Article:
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-   -   Scratch Built Electric Pusher (http://www.rcuniverse.com/forum/scratch-building-aircraft-design-3d-cad-174/1569299-scratch-built-electric-pusher.html)

bojangle 02-27-2004 12:41 AM

Scratch Built Electric Pusher
 
1 Attachment(s)
I have been unable to find any built up (balsa) electric pusher, plans, kits or scratch. All the pushers seem to be foam and plastic. (T-hawk, WingDragon, etc). Anyway, after 50 years of building/designing with balsa, I'm too old to change now, so I'm working on my own pusher design. You might call this a hybrid, since the tailfeathers are from meat trays.

For anyone with experience with pushers (designing) , I have a couple of questions.
1. Is the CG further back on the chord with a pusher than with a tractor? The only reason I ask this is because I noticed on the Wingo that the CG was at 1/2 the chord or more. I plan to use only a 4 ounce battery, so it will take a much longer nose to balance.

2. What about the motor thrust angle?. The Easy Star has down thrust, Wingo has up thrust, the plastic ones look to be zero. I plan to make the thrust line adjustable anyway for corrections, but just curious.

I don't want the pod mounted to the wing, so the motor base is hinged to the fuse. The rubber bands holding the wing also hold down the front of the motor base.
Comment, questions, criticism welcome.

Tall Paul 02-27-2004 12:59 AM

RE: Scratch Built Electric Pusher
 
1 Attachment(s)
Quote:

ORIGINAL: bojangle

I have been unable to find any built up (balsa) electric pusher, plans, kits or scratch. All the pushers seem to be foam and plastic. (T-hawk, WingDragon, etc). Anyway, after 50 years of building/designing with balsa, I'm too old to change now, so I'm working on my own pusher design. Don't ask me why I want one, guess it's because I've tried everything else.

For anyone with experience with pushers (designing) , I have a couple of questions.
1. Is the CG further back on the chord with a pusher than with a tractor? The only reason I ask this is because I noticed on the Wingo that the CG was at 1/2 the chord or more. I plan to use only a 4 ounce battery, so it will take a much longer nose to balance.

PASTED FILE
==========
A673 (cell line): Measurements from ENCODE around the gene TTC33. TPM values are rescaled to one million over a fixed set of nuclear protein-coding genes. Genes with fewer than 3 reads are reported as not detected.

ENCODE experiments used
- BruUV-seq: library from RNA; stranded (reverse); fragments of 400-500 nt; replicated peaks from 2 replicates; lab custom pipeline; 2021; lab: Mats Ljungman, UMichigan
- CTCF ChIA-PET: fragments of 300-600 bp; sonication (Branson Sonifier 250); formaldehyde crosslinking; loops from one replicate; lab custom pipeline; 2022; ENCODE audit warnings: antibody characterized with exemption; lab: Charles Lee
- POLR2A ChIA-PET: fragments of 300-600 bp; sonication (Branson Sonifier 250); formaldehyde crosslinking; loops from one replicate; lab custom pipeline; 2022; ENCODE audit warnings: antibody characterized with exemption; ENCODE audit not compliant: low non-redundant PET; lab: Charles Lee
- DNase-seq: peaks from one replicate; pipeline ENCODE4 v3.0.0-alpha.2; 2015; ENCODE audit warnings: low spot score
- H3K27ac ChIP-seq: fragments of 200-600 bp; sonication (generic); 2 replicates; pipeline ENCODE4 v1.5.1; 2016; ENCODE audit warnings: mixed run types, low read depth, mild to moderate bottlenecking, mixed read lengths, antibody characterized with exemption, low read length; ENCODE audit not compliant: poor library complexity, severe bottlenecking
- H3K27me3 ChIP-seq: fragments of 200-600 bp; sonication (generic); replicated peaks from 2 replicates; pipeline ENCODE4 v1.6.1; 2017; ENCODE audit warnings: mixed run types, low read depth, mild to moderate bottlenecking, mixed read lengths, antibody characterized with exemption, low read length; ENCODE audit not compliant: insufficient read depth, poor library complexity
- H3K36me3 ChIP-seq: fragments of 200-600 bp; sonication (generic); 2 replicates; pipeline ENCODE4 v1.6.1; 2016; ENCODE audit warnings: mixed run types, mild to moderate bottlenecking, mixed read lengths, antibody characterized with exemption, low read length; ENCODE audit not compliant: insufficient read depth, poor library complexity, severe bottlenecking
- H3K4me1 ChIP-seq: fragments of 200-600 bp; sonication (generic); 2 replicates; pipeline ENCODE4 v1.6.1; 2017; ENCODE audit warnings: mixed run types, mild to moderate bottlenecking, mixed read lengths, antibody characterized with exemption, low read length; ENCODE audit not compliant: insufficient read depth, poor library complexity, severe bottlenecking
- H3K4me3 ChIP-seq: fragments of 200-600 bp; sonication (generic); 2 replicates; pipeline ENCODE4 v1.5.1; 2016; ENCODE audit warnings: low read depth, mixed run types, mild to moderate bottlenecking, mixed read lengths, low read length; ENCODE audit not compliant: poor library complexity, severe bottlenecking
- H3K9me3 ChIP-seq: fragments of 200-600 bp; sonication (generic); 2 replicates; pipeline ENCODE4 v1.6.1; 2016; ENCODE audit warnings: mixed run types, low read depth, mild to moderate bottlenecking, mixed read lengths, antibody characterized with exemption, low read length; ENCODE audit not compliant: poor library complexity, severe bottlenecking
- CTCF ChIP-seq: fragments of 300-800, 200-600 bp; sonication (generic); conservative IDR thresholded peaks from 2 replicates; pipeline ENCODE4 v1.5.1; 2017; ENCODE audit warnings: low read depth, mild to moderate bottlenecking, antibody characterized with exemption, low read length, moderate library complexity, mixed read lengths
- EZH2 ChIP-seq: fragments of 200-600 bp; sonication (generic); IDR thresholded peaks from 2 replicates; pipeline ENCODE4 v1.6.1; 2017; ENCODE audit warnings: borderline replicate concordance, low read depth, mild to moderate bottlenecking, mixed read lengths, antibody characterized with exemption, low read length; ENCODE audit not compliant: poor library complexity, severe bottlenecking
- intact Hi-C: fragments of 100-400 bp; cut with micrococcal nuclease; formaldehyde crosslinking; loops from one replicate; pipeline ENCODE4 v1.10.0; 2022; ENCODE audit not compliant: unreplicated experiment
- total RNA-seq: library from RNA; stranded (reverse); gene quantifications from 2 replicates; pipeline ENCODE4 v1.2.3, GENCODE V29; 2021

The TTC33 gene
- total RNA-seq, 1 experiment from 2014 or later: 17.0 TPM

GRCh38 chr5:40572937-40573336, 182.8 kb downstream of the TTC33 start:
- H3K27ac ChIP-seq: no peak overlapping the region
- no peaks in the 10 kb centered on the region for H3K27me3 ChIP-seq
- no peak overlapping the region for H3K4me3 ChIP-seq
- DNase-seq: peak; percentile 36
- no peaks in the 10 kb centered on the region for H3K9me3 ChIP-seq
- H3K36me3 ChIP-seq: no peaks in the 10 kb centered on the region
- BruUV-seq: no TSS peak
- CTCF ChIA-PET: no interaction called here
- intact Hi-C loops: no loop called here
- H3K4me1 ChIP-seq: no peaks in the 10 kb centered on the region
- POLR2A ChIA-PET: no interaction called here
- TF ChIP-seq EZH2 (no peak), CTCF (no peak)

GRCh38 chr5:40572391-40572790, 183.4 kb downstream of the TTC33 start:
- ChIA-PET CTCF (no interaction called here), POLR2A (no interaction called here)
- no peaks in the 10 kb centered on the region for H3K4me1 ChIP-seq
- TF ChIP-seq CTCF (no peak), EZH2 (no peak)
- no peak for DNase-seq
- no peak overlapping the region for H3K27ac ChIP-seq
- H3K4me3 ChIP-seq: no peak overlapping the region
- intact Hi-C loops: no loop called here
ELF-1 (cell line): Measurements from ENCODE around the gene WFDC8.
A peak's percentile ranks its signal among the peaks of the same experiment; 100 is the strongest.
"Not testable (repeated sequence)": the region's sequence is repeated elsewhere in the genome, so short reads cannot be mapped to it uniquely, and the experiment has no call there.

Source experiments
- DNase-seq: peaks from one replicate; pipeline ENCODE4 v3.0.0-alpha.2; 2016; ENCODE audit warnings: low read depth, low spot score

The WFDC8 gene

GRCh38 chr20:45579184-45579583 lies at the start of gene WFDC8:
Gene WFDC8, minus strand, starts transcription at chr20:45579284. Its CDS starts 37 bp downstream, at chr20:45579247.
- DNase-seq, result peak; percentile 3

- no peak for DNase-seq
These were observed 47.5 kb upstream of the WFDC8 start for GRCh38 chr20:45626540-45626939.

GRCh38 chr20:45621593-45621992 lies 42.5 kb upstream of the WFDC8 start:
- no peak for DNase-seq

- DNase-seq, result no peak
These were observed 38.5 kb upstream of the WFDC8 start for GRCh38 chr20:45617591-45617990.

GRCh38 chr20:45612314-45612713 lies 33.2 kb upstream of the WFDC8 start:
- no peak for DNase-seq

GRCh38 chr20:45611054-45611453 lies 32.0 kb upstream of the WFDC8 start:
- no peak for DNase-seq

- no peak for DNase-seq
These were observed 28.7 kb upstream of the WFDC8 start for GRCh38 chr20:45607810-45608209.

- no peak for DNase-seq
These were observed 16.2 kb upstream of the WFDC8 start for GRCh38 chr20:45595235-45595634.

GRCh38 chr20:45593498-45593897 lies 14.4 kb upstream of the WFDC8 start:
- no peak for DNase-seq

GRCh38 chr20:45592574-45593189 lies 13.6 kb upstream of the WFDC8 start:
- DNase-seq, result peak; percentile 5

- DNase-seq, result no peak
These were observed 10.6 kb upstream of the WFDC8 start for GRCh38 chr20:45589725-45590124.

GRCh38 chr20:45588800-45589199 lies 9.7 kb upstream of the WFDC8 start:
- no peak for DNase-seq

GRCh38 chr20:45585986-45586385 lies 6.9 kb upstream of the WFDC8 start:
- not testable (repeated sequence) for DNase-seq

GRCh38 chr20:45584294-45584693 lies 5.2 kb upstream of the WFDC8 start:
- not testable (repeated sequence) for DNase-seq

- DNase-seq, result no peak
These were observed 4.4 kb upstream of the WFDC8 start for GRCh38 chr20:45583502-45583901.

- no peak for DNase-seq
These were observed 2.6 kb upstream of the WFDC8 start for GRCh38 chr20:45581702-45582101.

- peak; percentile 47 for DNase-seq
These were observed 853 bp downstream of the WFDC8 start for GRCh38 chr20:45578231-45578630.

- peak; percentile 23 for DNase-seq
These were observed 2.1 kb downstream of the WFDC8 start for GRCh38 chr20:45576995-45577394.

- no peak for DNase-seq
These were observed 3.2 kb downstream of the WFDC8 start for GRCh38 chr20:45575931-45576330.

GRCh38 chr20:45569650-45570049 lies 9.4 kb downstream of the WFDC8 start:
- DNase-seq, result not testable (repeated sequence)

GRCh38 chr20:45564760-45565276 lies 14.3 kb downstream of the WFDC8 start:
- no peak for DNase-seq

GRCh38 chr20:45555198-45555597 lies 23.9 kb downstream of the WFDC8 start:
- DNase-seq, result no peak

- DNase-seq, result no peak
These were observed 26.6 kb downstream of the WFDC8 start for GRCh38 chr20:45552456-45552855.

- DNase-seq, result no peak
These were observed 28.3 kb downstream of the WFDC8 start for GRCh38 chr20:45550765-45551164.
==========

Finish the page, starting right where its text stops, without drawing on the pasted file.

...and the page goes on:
.
No. The plane doesn't care what moves it. The c.g. is the same no matter what.
A good starting c.g. is 25% t0 30% of the mean chord.
.
Quote:

2. What about the motor thrust angle?. The Easy Star has down thrust, Wingo has up thrust, the plastic ones look to be zero. I plan to make the thrust line adjustable anyway for corrections, but just curious.
.
The amount of thrust -offset- is dictated by the distance the prop is from the c.g. Both along the fuselage and above.
On my pusher photo planes with the motor mounted above the wing. the prop end of the motor was tilted up a few degrees.
Level with the plane's reference the planes would dive in under power. Tilting the motor up offsets the nose-down moment due to the position above the wing.
.
Quote:

I don't want the pod mounted to the wing, so the motor base is hinged to the fuse. The rubber bands holding the wing also hold down the front of the motor base.
Comment, questions, criticism welcome.
.
I bolted the motor on thru the wing trailing edge. I had to shim up the rear after the first test toss about 3/16"..

bojangle 02-27-2004 01:35 AM

RE: Scratch Built Electric Pusher
 
In the picture you see a white line, my target CG. I usually try for 25% to 30% also.

As it is, when the wing is in place, the motor sets about level. In my way of thinking, the rear (prop) up would be the same as a tractor with down thrust. (same angle of thrust). So...from your experience I might want to shim up the prop end a little for first flights?

Long before we had R/C, I built many free flights, always with downthrust. I remember one guy who claimed that downthrust would just pull the nose down, and that if I wanted the plane to go up I should have upthrust. Obviously he had never flown one hehe.

I appreciate hearing from one with actual experience. I thought about bolting through the wing, this one is a prototype, if it works then I will build and refine the next. Since this is my first pusher, it is definitely "experimental"

BO

Dsegal 02-27-2004 09:27 AM

RE: Scratch Built Electric Pusher
 
There is a gorgeous electric pusher in the October 2002 issue of Flying Models. It is the Streaker, plan no. CD179.

Tall Paul 02-27-2004 01:14 PM

RE: Scratch Built Electric Pusher
 
1 Attachment(s)
Bo, my pushers now have twin booms, or they are tractors..
The booms are a bit more hassle, as the servos have to move out into the wing.

bojangle 02-27-2004 01:45 PM

RE: Scratch Built Electric Pusher
 
Unfortunately I don't subscribe to Flying Models. I will visit their website, try to find the plane.
Thanks.
BO

Arrow>>--> 02-27-2004 03:31 PM

RE: Scratch Built Electric Pusher
 
Here is a link to a beautiful balsa pusher plane built by Dave Blum.

[link=http://www.rcgroups.com/forums/showthread.php?s=8a06ddc54ac1977168ca37d65b940dc2& threadid=20785]dBlum's Plane[/link]

bojangle 02-27-2004 06:40 PM

RE: Scratch Built Electric Pusher
 
Many years ago, when I worked a regular job, I had lots of time to build like that, now that I'm self employed, I build a box, slap on a motor or engine and go flying. I have put more flights on my electric in the past month than all other planes in the past 2 years.

I checked out the "Streaker" at Flying Models, looks like a fun project, I may order the plans and back issue. Thanks for the input. Anyone else building a pusher? Post pictures. :D
BO


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